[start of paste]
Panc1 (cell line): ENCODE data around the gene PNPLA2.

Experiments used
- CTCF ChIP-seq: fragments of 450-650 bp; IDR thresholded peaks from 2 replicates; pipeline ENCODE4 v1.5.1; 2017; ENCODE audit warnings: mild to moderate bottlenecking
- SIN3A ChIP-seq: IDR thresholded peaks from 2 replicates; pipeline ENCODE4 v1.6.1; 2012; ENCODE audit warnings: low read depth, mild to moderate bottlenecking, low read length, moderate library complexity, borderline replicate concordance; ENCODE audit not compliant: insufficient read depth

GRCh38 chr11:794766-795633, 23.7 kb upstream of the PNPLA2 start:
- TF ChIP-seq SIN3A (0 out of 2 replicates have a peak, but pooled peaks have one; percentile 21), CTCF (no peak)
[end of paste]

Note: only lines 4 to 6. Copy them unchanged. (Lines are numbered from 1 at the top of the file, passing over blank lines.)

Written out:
- SIN3A ChIP-seq: IDR thresholded peaks from 2 replicates; pipeline ENCODE4 v1.6.1; 2012; ENCODE audit warnings: low read depth, mild to moderate bottlenecking, low read length, moderate library complexity, borderline replicate concordance; ENCODE audit not compliant: insufficient read depth

GRCh38 chr11:794766-795633, 23.7 kb upstream of the PNPLA2 start:
- TF ChIP-seq SIN3A (0 out of 2 replicates have a peak, but pooled peaks have one; percentile 21), CTCF (no peak)